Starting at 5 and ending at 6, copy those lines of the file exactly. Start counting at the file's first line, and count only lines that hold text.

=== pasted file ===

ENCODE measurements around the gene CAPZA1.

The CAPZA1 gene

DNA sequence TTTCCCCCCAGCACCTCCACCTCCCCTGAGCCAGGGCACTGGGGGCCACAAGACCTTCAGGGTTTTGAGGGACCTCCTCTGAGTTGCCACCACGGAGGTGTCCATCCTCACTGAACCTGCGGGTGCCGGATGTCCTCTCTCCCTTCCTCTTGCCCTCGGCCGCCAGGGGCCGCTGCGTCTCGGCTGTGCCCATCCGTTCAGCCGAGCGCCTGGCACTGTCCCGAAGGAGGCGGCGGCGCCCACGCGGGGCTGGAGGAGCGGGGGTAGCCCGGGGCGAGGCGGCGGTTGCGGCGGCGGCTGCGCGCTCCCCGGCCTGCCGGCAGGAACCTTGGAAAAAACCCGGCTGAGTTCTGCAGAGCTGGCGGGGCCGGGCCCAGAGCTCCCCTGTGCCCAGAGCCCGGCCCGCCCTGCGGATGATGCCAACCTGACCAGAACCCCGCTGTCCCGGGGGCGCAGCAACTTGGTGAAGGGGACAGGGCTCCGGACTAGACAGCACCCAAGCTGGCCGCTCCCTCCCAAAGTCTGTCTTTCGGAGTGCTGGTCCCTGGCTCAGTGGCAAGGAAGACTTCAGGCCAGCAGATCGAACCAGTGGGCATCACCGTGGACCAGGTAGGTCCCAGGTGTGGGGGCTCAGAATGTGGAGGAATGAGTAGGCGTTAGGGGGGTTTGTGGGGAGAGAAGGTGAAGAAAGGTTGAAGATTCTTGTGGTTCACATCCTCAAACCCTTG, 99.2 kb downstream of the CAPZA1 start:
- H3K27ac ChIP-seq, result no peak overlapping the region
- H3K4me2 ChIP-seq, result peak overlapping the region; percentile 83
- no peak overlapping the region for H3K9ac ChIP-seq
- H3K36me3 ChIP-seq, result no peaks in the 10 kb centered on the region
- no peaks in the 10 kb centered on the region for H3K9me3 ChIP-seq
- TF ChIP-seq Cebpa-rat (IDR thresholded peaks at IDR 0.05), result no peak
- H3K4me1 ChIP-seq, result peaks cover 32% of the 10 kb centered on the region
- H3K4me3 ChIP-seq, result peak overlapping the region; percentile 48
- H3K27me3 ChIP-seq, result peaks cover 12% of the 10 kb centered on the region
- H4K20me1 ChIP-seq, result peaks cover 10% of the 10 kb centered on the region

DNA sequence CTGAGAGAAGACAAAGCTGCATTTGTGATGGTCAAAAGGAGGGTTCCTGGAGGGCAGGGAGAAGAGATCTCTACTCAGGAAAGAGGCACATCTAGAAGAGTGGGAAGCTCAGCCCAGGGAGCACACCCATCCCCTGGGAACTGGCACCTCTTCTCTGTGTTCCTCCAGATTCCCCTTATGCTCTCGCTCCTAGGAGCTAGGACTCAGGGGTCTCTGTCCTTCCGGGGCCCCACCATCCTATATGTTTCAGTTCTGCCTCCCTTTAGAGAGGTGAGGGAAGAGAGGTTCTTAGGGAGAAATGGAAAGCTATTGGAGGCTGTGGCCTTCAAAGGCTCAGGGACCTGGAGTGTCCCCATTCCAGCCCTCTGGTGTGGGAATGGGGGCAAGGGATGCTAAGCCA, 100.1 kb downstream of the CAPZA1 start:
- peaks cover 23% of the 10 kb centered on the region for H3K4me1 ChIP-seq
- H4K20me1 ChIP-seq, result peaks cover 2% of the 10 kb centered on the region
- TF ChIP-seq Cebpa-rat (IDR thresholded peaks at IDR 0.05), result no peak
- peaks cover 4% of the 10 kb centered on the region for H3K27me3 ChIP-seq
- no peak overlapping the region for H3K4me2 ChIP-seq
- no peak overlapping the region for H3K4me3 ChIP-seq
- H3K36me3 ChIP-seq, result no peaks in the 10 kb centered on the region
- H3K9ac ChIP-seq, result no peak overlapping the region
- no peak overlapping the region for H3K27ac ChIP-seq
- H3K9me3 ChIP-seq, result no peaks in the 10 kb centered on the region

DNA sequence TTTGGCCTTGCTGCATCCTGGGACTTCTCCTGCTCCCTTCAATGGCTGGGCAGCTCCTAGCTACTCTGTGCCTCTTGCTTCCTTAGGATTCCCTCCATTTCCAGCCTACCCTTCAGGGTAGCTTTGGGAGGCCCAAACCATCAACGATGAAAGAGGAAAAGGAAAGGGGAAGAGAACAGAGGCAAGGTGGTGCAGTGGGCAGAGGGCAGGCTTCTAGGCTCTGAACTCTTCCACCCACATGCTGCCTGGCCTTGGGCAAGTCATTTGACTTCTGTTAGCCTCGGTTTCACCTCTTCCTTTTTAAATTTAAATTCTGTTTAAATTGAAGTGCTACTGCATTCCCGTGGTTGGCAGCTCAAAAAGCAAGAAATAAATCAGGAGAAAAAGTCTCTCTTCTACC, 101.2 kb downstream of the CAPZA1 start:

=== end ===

- H3K4me2 ChIP-seq, result peak overlapping the region; percentile 83
- no peak overlapping the region for H3K9ac ChIP-seq